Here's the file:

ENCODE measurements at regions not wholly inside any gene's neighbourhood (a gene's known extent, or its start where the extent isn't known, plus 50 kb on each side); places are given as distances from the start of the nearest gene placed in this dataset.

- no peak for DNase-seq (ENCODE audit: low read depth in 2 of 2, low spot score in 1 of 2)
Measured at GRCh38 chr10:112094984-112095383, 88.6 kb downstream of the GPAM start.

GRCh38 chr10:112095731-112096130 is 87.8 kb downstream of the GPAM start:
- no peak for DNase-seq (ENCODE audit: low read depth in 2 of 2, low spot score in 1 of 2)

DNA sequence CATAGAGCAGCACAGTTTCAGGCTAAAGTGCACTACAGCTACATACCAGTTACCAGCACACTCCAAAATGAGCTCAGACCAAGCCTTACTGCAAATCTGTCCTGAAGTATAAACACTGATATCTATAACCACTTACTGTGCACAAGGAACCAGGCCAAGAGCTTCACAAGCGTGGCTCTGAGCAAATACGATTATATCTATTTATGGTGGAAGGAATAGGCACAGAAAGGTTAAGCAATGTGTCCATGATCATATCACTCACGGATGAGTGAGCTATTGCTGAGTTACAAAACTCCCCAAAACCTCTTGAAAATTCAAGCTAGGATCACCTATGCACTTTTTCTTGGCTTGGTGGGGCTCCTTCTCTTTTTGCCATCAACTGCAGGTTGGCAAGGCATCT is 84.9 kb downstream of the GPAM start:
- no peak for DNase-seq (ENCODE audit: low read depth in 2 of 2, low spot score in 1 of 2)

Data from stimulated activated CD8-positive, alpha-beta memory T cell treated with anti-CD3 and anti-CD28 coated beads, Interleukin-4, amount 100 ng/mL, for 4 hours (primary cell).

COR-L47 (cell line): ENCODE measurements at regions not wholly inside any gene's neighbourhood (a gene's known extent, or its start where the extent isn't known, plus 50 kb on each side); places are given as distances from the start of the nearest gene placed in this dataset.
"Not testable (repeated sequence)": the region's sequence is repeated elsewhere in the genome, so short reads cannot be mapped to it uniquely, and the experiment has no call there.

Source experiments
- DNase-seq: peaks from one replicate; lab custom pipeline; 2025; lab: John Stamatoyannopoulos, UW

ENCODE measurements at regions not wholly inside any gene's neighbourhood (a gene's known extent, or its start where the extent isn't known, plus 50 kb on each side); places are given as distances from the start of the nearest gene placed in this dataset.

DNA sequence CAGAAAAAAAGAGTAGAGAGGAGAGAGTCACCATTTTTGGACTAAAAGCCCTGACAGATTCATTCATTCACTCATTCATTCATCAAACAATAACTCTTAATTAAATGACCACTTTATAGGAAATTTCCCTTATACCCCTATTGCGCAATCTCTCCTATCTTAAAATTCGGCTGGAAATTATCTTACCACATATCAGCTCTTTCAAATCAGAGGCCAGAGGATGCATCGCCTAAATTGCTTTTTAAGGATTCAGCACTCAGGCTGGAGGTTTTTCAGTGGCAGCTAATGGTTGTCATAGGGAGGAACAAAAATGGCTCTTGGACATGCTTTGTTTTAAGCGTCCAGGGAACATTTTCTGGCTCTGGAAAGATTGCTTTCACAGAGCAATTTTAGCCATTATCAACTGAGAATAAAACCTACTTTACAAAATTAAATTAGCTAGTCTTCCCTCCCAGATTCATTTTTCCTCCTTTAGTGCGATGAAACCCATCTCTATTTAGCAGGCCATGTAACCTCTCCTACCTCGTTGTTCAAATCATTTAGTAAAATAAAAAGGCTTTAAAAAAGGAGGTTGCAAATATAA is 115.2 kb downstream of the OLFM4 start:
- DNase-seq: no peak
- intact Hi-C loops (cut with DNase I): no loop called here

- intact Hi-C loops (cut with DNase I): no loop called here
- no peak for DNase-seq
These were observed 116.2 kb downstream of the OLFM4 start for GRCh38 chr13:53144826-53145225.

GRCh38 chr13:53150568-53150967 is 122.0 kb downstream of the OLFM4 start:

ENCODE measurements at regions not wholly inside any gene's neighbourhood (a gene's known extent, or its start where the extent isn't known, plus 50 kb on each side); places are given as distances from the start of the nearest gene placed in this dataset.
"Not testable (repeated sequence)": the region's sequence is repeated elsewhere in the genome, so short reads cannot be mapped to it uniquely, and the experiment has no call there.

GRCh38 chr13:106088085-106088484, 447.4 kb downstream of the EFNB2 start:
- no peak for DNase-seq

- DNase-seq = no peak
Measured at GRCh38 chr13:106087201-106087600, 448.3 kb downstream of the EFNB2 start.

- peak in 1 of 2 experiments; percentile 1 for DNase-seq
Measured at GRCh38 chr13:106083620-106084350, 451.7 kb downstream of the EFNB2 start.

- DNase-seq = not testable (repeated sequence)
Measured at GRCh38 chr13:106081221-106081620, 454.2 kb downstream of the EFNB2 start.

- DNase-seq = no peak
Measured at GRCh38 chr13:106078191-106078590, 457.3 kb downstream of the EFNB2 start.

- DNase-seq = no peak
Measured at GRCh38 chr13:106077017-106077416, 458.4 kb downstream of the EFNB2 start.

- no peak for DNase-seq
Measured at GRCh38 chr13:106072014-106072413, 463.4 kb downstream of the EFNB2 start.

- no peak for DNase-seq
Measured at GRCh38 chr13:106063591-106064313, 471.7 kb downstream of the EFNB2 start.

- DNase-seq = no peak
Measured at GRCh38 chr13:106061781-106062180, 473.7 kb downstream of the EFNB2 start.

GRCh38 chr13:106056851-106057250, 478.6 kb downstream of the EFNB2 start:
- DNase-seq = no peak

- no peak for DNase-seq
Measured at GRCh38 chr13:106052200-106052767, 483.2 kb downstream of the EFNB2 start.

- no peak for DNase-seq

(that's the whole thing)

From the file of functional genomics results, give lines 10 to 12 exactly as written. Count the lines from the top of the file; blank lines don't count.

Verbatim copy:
"Not testable (repeated sequence)": the region's sequence is repeated elsewhere in the genome, so short reads cannot be mapped to it uniquely, and the experiment has no call there.

Source experiments
- DNase-seq: peaks from one replicate; lab custom pipeline; 2025; lab: John Stamatoyannopoulos, UW